SMOKE… Act II/Scene 2

Age and youth. Their concerns are disparate. Where youth sees the promise of love and a bright future ahead, age has the wisdom of the past to forewarn of the dangers of such optimism. I wasn’t sure whether this was the right place to go. It may not be apparent in this scene as yet, but I am going back in time to revisit the theme of the first act, but from a somewhat different angle. This scene opens the door a little only. It announces without revealing. What do you think will happen next?

young-vs-oldSmoke… by Vic Briggs

SMOKE… Act I/Scene 1

SMOKE… Act I/Scene 2

SMOKE… Act I/Scene 3

 

SMOKE… Act II/Scene 1

ACT II/ SCENE 2

Same room as scenes 2 and 3 Act I. Emma now fifty-two is sitting at the table typing away on her laptop. Laura, nineteen, is sitting on the bed reading a book. She is distracted, She keeps looking up from her book and towards her mother. Eventually she puts her book aside and walks to the window.

Laura. Mum?

Emma. (not looking up from her computer) Yes dear?

Laura. Mum, I need to talk to you.

Emma. (continues to type) I have a deadline. Can’t it wait?

Laura. I suppose.

Laura. Returns to the bed and takes up her book. Leafs it for a few moments as if searching for a specific page. Gives up and puts it back down. She fidgets trying to get comfortable then gives up on that too. She stands up and walks back to the window, looking wistfully towards the audience.)

Laura. (to no one in particular) What a beautiful evening.

Emma. (typing away) What did you say dear?

Laura. (turning her head towards her mother) It’s nice outside. I think I will go out for a walk.

Emma. It’s going to rain. (stops typing and looks in the direction of her daughter) They said it was going to rain tonight.

Laura. I’ll take an umbrella.

Emma. You lost our last one.

Laura. (sighs) Oh, never mind. I don’t think I’ll go. (turning towards her mother) Can you talk now?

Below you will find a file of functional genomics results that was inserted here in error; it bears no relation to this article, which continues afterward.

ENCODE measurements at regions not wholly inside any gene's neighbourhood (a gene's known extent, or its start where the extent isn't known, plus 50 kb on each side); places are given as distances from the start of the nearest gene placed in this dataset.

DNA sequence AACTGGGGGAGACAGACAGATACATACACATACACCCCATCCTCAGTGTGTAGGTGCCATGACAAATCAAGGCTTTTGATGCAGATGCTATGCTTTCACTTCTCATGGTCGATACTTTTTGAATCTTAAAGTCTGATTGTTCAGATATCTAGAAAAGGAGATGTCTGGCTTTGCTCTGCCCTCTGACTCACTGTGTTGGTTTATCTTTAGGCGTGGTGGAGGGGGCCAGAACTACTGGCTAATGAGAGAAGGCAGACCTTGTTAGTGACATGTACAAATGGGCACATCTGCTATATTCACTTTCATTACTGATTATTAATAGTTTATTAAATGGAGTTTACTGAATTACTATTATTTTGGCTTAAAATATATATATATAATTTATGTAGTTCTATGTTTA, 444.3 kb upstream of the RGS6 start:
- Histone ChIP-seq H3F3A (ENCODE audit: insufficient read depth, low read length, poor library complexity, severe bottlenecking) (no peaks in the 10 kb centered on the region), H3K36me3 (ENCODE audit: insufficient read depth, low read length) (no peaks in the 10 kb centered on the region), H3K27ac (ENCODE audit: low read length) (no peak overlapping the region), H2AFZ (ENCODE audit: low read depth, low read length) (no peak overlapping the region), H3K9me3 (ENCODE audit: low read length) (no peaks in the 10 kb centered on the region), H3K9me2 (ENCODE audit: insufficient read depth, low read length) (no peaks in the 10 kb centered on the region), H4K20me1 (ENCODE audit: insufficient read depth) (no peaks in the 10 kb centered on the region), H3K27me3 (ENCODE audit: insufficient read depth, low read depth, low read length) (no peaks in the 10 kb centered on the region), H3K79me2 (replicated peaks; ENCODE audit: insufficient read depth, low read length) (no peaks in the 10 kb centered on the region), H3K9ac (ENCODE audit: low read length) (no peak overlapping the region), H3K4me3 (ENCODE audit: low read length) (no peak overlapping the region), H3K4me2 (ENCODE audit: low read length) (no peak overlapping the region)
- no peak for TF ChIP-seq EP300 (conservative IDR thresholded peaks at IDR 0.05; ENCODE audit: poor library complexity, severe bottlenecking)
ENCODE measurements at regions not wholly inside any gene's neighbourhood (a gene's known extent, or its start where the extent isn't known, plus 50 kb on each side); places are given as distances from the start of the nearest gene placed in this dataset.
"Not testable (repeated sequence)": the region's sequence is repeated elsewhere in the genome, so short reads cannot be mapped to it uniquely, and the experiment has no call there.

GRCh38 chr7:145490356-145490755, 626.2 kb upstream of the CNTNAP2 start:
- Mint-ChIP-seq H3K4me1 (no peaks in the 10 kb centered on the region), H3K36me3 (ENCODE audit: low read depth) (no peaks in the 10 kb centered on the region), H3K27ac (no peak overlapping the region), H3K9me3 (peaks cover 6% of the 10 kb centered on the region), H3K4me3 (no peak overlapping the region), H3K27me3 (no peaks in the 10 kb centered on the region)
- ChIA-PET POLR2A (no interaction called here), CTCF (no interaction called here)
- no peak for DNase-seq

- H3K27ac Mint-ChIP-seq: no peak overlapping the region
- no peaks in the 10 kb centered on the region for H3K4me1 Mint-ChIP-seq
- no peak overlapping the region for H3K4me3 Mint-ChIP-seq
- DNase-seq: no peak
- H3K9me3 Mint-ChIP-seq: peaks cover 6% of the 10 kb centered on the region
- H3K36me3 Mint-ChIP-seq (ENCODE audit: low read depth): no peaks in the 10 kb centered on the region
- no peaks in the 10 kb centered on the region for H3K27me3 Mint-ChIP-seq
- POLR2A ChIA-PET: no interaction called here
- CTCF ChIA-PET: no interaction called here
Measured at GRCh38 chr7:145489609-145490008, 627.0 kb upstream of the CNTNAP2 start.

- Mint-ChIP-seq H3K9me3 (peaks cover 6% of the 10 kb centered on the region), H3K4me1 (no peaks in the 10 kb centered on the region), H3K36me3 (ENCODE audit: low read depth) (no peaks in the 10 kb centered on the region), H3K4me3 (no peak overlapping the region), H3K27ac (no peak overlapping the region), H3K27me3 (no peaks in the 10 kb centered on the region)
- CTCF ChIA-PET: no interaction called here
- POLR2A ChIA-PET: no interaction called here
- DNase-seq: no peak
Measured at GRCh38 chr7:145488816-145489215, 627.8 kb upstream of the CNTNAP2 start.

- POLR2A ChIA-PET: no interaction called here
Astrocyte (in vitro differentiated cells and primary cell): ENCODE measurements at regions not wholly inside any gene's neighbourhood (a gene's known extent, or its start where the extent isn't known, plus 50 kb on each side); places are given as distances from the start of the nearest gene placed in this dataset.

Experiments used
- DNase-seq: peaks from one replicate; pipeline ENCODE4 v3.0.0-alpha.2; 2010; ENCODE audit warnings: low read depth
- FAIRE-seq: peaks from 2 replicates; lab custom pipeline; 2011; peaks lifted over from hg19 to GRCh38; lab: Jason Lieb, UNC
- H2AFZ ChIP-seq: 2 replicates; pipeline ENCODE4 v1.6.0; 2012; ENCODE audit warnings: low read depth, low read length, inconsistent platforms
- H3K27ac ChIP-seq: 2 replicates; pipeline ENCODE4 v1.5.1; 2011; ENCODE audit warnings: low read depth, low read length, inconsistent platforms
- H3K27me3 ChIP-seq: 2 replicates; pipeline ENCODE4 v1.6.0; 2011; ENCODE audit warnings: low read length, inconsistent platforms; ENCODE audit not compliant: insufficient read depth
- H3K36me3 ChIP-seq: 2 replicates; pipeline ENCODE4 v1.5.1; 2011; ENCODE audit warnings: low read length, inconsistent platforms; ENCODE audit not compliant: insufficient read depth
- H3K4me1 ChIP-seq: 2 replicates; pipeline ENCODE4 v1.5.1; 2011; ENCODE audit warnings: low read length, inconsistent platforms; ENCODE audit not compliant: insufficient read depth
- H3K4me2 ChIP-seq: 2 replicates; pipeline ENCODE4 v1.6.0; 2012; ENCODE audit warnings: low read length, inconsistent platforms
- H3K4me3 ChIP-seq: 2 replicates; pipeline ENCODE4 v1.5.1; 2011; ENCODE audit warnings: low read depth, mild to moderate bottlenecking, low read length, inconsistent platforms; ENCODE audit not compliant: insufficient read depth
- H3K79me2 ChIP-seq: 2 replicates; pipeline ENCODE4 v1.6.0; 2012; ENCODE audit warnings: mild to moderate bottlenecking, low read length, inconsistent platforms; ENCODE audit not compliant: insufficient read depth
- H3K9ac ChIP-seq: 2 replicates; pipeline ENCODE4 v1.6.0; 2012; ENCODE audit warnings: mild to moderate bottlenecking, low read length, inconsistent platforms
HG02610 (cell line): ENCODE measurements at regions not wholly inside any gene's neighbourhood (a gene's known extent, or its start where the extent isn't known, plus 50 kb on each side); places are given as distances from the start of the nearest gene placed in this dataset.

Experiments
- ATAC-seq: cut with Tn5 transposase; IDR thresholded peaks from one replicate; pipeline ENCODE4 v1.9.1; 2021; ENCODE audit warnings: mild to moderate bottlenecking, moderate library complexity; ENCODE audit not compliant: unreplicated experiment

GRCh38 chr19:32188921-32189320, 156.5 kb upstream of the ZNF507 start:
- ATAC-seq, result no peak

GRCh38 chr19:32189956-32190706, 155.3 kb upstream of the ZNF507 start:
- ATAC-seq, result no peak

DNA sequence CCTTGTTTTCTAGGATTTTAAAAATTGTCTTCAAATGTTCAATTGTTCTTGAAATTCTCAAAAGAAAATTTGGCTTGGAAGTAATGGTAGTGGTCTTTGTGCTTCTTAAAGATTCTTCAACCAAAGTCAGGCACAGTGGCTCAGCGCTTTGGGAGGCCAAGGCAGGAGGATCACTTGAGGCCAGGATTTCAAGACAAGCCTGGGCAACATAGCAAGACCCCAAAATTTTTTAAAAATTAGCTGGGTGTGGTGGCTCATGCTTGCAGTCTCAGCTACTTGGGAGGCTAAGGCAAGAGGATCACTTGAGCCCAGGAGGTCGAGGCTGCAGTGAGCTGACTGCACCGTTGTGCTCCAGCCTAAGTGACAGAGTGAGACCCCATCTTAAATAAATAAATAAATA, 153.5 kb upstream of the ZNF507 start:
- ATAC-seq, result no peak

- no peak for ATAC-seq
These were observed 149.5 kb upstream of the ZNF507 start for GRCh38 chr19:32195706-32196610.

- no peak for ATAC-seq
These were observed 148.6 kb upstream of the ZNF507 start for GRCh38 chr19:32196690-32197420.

Emma. Sure. I can talk now. (indicates for Laura to approach) I’ll take a break. Do you want some tea?

Laura. No, no. I just want to talk to you. (takes her mother’s hand and brings her to the bed. They both sit down).

Emma. Well?

Laura. Mum.

Emma. Observes her daughter. Begins to look apprehensive..

Laura. (exhales loudly) I met someone.

Emma. Is that all?

Laura. (tentatively) We’re in love.

Emma. (laughing) Already?

Laura. (stands up from the bed, looks offended). Yes, already. How else do people fall in love?

Emma. Fine. Fine. So who is he?

Laura. (sits back down.) How do you know it is a he?

Emma. (a little surprised) Isn’t… this person a he?

Laura. You don’t have to look so worried. Yes. A he.

Emma. It wouldn’t have mattered, you know.

Laura. I know.

Emma. (waiting) I’ll make us some tea…

Emma disappears through a lateral door into an adjacent room. The sound of a kettle being filled up and some clattering of china is audible. Laura paces from the bed to the door of the kitchen, peers through about to say something, but then changes her mind and walks back to the bed. She sits down. She stands up again. Emma appears in the frame of the kitchen door, leans against it and crosses her arms on her chest, watching her daughter. Laura smiles and sits down on the bed again.

Emma: So?

Laura. So what?

Emma. Well! Are you going to give me any details? Who is he? How did you meet?When do I get to meet him?

Emma walks over to the bed and sits down again, next to her daughter. They hold hands as Laura confides.

Laura. He is someone from uni. We met at a party. You won’t get to meet him any time soon.